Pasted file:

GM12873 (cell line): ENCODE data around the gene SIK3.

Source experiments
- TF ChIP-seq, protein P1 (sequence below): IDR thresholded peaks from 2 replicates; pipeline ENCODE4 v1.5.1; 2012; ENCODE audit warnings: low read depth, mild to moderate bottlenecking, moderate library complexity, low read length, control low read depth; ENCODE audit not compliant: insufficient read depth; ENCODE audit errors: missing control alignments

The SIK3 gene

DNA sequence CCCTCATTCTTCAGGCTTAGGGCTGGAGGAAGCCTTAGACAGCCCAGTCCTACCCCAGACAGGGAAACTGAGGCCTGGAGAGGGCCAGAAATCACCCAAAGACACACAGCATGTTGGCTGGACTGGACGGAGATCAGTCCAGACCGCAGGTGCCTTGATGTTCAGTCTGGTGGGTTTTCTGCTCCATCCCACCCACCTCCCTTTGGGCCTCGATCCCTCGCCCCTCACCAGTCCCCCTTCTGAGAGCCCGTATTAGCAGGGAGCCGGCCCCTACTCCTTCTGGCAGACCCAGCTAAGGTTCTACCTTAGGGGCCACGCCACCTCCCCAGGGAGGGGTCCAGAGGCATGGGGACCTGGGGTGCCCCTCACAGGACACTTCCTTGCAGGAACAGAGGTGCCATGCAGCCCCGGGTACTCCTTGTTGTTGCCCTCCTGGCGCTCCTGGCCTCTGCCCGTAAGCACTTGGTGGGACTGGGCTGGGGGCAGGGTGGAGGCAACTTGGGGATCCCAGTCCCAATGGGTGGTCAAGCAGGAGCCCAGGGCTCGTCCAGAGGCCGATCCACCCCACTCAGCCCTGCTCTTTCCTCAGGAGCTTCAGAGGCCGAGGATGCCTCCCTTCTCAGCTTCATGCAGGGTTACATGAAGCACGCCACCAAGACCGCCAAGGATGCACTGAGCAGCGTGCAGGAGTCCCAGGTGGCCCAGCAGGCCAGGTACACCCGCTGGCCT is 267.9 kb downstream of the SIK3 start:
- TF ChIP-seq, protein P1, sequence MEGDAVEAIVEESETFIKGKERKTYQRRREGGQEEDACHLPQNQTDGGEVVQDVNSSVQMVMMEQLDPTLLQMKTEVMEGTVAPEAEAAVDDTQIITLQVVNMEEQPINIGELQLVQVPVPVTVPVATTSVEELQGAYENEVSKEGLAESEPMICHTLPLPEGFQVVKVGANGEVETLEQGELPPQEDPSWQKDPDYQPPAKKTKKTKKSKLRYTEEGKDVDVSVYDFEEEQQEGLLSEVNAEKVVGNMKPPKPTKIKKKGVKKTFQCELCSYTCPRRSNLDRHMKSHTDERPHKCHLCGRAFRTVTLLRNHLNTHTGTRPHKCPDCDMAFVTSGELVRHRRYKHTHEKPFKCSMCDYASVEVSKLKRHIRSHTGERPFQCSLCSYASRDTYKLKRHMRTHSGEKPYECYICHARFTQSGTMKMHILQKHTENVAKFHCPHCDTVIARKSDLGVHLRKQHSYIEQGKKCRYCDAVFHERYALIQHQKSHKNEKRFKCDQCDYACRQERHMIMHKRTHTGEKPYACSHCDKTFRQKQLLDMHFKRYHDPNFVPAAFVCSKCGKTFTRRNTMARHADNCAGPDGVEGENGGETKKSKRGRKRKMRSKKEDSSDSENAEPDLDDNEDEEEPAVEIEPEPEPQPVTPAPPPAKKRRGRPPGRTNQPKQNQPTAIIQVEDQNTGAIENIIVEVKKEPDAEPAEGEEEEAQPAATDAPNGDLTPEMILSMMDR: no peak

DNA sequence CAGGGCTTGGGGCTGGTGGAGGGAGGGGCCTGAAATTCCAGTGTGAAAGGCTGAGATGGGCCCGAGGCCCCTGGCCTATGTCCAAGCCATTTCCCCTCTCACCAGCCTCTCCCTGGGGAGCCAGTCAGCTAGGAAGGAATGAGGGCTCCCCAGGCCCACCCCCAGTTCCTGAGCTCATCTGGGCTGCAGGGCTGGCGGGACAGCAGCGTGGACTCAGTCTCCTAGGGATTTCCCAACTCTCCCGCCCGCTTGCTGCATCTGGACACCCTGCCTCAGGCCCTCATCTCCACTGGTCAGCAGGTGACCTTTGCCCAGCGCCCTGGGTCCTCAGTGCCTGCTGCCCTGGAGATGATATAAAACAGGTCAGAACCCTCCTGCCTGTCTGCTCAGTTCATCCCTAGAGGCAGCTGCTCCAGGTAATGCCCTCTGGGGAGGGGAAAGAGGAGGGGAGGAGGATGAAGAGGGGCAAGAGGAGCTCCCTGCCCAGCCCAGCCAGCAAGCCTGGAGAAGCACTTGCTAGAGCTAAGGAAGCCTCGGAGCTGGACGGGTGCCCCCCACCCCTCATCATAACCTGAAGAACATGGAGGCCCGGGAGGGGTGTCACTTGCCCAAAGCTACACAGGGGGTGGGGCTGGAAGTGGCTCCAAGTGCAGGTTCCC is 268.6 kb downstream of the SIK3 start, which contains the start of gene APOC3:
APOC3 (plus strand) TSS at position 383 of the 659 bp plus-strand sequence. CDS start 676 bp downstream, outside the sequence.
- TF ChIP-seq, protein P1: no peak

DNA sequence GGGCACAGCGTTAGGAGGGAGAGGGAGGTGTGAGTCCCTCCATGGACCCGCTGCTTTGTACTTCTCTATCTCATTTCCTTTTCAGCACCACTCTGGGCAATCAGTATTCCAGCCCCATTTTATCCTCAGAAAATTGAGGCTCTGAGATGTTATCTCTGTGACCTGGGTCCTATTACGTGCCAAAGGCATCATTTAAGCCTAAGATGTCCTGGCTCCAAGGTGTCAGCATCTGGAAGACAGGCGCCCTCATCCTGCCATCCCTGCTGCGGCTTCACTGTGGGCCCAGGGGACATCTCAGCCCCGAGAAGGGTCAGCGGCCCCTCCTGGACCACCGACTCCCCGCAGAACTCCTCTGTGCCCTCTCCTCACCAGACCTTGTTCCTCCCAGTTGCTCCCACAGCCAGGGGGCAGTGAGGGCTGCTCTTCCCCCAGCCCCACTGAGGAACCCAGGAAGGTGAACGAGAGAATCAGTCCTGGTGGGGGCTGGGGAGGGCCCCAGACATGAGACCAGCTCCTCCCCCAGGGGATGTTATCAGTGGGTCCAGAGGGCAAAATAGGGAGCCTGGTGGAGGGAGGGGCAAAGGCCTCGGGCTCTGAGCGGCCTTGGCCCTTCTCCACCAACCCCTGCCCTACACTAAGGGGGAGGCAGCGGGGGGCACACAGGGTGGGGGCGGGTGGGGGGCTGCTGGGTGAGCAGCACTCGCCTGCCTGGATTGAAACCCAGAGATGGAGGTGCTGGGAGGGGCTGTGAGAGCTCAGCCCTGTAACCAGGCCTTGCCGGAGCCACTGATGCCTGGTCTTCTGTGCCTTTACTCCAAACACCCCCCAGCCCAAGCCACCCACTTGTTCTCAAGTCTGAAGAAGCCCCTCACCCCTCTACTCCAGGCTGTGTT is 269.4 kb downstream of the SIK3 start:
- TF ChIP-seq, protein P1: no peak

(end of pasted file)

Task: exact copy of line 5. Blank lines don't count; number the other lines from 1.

DNA sequence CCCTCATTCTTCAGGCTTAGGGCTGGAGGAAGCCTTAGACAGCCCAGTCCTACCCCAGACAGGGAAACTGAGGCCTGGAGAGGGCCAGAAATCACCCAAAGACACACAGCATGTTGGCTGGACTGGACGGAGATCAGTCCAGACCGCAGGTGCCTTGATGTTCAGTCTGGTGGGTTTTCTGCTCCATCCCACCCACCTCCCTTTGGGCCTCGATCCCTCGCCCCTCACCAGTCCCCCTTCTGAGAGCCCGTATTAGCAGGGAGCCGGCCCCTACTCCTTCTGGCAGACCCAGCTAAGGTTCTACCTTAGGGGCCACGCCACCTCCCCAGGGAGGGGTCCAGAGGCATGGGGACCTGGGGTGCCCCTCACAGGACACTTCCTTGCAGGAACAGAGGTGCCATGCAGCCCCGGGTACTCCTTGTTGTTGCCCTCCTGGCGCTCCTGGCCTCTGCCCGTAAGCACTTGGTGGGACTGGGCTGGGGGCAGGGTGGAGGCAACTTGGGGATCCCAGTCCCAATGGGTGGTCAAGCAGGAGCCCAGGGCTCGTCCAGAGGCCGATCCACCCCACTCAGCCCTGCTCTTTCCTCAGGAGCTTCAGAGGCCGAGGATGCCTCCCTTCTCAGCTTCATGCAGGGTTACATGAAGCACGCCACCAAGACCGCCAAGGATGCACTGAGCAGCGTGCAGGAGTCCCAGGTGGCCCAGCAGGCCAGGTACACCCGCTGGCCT is 267.9 kb downstream of the SIK3 start: